Referee shortage getting desperate
Crenstant Williams hopes that new technology will help combat the chronic shortage of referees on the Island.
Williams, the chairman of the referees committee at the Bermuda Football Association, said the number of officials in Bermuda was worryingly low, and the abuse referees and assistant referees received on match days was not helping matters.
“It's not desperate, but pretty close,” he said.
The hope is that the arrival of some electronic flags and headsets will make life easier for referees, and their assistants, thereby encouraging more people to become involved in the game.
“We have about nineteen officials and had to call two people out of retirement to come back and assist us,” Williams said. “People's work schedules are impacting us, because the majority of our referees are police officers who work shifts.
“For the Christmas period we're going to be down by five people, which means some games are only going to have two officials, and clubs having to provide the assistant referee.”
Recently one official from a First Division game in St David's had to make his way to St John's Field to assist in the Premier Division game between Dandy Town and Boulevard.
“The biggest issue we have is players and fans are verbally abusing referees, and that's why a lot of people are not willing to become a referee or assistant referee, because they don't want to suffer the abuse,” Williams said. “That's the biggest stumbling block.
“I've made an appeal to the clubs at every congress, and to date I have not had any assistant referees come forward. The abuse needs to stop, that's where we are losing officials.”
Martin Wyre, the Island's top referee, quit last season after being racially abused by a fan during a Premier Division game at Goose Gosling Field between Flanagan's Onions and PHC. Wyre had been verbally abused and quit the season before, only to return at the behest of his colleagues.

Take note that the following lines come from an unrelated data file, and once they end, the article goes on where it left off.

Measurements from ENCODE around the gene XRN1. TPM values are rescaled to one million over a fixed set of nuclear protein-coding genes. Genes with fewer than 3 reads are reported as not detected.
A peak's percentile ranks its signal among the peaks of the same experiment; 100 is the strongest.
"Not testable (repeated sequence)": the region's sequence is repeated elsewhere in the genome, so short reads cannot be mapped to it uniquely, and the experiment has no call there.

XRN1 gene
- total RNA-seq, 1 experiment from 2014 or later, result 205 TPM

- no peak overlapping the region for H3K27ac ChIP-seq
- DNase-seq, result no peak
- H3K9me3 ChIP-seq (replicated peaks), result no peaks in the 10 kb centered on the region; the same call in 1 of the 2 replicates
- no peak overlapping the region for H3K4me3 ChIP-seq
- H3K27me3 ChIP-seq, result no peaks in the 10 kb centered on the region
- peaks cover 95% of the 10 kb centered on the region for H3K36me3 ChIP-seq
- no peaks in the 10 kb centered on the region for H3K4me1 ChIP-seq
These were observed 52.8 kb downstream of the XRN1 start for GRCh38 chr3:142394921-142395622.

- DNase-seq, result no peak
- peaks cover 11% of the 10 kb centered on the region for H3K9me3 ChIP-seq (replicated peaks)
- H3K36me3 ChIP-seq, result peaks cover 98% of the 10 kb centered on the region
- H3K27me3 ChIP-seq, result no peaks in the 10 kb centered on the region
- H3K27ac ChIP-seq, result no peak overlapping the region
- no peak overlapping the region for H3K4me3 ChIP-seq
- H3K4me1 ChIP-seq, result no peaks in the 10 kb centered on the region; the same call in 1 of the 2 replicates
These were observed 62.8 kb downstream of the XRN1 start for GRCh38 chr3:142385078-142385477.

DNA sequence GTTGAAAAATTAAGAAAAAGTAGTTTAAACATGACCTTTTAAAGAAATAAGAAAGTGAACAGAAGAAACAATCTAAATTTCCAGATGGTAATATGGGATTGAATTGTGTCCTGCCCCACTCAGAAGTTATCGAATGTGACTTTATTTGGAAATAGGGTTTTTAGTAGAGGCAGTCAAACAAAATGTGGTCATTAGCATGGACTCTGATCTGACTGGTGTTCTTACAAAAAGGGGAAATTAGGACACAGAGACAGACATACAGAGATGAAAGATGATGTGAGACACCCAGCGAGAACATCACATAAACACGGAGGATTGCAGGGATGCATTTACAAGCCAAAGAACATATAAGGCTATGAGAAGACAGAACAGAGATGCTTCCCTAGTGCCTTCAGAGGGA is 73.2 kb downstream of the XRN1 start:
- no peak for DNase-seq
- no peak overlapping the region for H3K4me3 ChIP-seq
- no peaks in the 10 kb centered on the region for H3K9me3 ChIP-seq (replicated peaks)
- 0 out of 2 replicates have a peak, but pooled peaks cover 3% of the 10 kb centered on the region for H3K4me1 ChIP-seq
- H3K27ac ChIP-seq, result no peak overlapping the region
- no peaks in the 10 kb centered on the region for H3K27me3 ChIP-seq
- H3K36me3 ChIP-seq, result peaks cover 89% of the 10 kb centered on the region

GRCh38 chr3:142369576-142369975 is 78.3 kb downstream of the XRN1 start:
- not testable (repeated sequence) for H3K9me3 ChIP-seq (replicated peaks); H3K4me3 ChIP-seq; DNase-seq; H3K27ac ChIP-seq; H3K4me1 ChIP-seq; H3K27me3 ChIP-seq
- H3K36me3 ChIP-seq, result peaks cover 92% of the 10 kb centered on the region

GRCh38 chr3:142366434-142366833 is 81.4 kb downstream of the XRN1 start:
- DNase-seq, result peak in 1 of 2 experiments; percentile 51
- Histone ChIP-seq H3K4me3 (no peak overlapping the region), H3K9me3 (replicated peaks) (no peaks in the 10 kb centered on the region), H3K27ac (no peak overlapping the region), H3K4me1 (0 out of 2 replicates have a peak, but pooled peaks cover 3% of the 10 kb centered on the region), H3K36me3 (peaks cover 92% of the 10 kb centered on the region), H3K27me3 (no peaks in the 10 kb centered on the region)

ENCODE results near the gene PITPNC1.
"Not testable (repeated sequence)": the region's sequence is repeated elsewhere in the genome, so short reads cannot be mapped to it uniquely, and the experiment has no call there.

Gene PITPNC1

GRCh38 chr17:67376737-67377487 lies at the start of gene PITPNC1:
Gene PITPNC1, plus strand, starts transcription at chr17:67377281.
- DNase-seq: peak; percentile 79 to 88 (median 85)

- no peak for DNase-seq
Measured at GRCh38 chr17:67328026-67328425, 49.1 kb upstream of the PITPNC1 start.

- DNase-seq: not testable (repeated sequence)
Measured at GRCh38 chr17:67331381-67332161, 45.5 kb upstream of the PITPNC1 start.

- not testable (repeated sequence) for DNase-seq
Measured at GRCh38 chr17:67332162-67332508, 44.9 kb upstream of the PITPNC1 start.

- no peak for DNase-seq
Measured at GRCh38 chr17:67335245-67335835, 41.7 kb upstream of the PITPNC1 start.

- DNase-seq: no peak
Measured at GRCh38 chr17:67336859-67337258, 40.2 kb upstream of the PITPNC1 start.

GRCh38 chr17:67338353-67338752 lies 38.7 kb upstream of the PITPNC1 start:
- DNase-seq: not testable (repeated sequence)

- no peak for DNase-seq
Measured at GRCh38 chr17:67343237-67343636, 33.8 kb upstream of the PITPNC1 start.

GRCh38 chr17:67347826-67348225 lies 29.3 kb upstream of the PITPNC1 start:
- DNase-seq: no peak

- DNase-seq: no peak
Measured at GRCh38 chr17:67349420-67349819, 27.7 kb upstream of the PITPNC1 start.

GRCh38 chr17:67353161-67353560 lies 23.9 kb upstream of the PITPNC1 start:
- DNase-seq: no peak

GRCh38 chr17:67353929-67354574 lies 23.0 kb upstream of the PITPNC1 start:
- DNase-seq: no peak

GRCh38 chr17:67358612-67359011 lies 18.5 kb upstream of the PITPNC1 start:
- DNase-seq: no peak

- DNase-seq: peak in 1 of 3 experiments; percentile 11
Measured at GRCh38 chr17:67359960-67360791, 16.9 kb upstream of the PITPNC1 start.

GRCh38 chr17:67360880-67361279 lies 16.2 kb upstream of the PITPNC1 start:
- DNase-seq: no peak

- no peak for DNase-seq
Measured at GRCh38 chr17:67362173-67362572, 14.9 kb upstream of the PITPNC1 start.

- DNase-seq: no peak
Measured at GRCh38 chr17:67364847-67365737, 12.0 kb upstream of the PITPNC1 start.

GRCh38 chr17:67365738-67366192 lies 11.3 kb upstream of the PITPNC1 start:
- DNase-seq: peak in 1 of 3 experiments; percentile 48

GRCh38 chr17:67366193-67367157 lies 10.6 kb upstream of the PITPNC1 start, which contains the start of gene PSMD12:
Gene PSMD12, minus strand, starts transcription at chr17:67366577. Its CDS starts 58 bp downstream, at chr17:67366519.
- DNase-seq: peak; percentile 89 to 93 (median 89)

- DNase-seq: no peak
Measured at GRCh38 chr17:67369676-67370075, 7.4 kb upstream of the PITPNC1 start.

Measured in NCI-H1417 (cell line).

Lyndon Raynor and his two assistants, Stephen Allen and Antoine Augustus, tried out the equipment on Sunday during the Premier Division match at Wellington Oval between Hamilton Parish and Dandy Town, after the Bermuda Referees Association took possession of new headsets and flags.
“It's primarily in use in Premier Division and cup games and is going to be expanded,” said Raynor who had some challenges with the earpiece because of the rain. “It [the ear piece] kept falling out as I didn't have any tape.
“It's very useful as you can have a conversation with the refereeing team. I didn't use it after the first half, but even if the referee doesn't wish to use theirs, then the two assistant referees can still use them to communicate with each other.
“It should cut down on the delay in communicating with the referee.”
Each flag has a button which the assistant can press to get the referee's attention as the buzzer on his arm goes off. He can then communicate with the assistant through the ear piece.
One emits a short beep and the other two beeps so the referee knows which linesman is trying to get his attention. Officials have also been wearing new uniforms.
“It's just another tool in the management of games for the officials,” Raynor said. “In the professional game it has become the expectation, not the exception.
“We still have some ways to go as ideally our games should be videotaped.”
Goalline technology was introduced this season in the English Premier League to assist the officials with close decisions, but that technology isn't likely to happen in Bermuda any time soon.
“That comes with a lot of money and investment,” Raynor said.
Williams added: “The communication devices make it easier for the referee and assistant referees to communicate with each other and not have to second guess over an offside or handball and it saves a lot of time.
“They used the gear at the [Dudley Eve Trophy] semi-finals and finals, and now they want to use them for all Premier Division games.
“We're trying to raise the standard here in Bermuda and there is no reason why what you see on TV we can't implement here in Bermuda.”